Forty-Two Companies Vie for Five New MRTV Channels

By Kyaw Hsu Mon 6 October 2016

RANGOON — The Ministry of Information announced on Thursday that 42 companies have been included in the initial content provider list to work under the state-owned Myanmar Radio and Television (MRTV).

From among these companies, five will be selected to run their own channels under MRTV, one of four entities granted a broadcasting license by the ministry—others include the Forever Group, Shwe Thanlwin Co., and Myawaddy TV.

MRTV was set up in 1979, and for decades was used to broadcast propaganda by Burma’s former military regime. It currently has 10 channels.

“Five channels will be working under MRTV. There is a third party that will select five companies [from among the 42 on the content provider list]. The whole procedure is expected to finish within the next three months,” U Myo Myint Maung, deputy permanent secretary of the Ministry of Information, told The Irrawaddy.

“We will provide five channels to the private sector. Companies must submit their detailed proposals to the selection committee, and they will choose by the end of this year,” he said.

Of those companies designated as approved content providers eyeing the channel spots, some already have a satellite TV broadcasting service. The Democratic Voice of Burma (DVB TV) is one such group—a news organization which long operated in exile from Thailand and Norway.

U Toe Zaw Latt, bureau chief of DVB TV, told The Irrawaddy that they have run a successful satellite broadcasting service for 25 years, but they hope that a digital platform will introduce their coverage to new audiences.

“This channel will go by the digital broadcasting system, so we want to target audiences who are not watching satellite TV,” he said. “We’re a TV news channel—we have experience broadcasting news. I don’t think it is too difficult for us, but for beginners, I agree it is hard to start.”

U Toe Zaw Latt added that the market competition will be stronger in the new platform, and that challenges regarding technology, investment and human resources lay ahead.

“Investment will be big—we should expect an investment of three to five years in order to return the benefits,” he said.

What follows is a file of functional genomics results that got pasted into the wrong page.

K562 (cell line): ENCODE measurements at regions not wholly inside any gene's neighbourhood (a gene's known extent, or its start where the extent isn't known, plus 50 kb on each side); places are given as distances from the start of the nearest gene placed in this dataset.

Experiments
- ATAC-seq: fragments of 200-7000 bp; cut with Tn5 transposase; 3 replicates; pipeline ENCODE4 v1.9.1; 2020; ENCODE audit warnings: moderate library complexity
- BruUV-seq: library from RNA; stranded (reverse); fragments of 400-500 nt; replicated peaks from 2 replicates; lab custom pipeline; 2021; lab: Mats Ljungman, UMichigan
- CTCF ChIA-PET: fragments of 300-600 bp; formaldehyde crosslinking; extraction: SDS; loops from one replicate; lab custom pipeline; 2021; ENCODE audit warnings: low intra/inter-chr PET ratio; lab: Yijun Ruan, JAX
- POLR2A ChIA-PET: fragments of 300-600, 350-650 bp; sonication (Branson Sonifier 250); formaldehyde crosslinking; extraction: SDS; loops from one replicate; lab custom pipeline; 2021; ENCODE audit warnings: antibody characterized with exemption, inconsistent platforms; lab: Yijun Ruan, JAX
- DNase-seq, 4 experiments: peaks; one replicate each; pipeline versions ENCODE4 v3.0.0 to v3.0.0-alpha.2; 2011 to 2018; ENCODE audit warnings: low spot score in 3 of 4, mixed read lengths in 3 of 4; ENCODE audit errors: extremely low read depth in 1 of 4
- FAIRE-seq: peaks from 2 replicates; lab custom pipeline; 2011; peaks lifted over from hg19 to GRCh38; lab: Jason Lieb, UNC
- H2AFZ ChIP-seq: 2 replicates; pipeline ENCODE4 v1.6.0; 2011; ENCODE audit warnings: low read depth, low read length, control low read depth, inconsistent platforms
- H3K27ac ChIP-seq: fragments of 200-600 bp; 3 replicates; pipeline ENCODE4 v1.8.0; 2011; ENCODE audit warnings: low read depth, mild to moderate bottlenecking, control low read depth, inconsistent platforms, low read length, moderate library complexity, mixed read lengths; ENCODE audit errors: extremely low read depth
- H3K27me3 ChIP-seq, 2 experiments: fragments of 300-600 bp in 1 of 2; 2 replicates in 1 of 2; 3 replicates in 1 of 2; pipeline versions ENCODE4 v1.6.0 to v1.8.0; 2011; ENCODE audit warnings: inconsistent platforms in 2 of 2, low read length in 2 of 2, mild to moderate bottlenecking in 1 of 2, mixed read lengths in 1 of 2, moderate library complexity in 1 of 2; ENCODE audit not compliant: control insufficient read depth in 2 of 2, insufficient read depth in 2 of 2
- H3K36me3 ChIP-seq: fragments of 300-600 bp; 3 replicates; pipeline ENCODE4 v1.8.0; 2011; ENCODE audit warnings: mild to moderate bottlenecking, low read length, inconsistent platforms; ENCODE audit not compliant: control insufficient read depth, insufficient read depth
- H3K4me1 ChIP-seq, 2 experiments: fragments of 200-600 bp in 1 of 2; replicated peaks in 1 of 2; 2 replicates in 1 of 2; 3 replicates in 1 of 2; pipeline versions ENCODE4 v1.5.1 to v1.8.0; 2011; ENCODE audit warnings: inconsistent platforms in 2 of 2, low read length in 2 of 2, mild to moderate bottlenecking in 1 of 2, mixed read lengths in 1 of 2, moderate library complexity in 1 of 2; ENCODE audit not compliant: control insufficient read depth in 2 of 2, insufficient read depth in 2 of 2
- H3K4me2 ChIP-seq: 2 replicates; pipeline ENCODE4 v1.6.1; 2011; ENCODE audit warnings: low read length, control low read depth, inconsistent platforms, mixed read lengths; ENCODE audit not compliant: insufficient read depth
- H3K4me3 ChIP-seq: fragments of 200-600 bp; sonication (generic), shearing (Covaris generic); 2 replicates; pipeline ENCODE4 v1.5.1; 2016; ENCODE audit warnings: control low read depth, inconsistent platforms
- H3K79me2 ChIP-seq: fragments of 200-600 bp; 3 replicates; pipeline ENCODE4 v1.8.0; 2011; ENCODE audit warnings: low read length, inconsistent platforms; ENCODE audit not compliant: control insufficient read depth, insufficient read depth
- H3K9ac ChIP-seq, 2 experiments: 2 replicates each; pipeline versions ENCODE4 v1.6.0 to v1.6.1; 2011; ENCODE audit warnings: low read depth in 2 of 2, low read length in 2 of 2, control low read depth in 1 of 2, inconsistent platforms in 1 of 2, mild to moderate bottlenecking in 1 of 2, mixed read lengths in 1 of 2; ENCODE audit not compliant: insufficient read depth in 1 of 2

U Nyi Lin Seck, former channel director of the 5 Network, part of the Forever Group, told The Irrawaddy that as far as he knows, most companies want to set up entertainment channels, including shopping networks, which could bring in more money than news channels.

“If they want to make a profit, there should be a variety of channels for the long term—there will be risks ahead,” he said. “In my experience, [channels] can’t run 3-5 years unless they spend at least US$3 million.”

U Nyi Lin Seck added that the government should grant licenses to companies with strong capital, who can commit to long-term investment.

“What we are concerned about is, how in the previous government’s time, one person was granted a license but the real operator is someone else,” he said.

U Ye Htut, former Minister of Information under ex-President Thein Sein’s government, told The Irrawaddy that news content providers will face difficulties as long as they are unable to provide a variety of programs in a digital media age. Facing the greatest challenge will be newcomers to the digital TV scene, he speculated.

“As far as I know, TV remotes are controlled by children and housewives,” he said. “They like entertainment channels and these have high potential. For news channels, it is difficult, as long as they can’t surpass online news,” he said.

U Ye Htut added that content providers must prepare programs for at least eight hours per day—repeated three times—and three hours’ worth of shows must consist of new programming.

“For the initial three months, new programs can attract people. Then beyond three months, they can mix old and new programs. This is what content providers must prepare, starting now,” he said.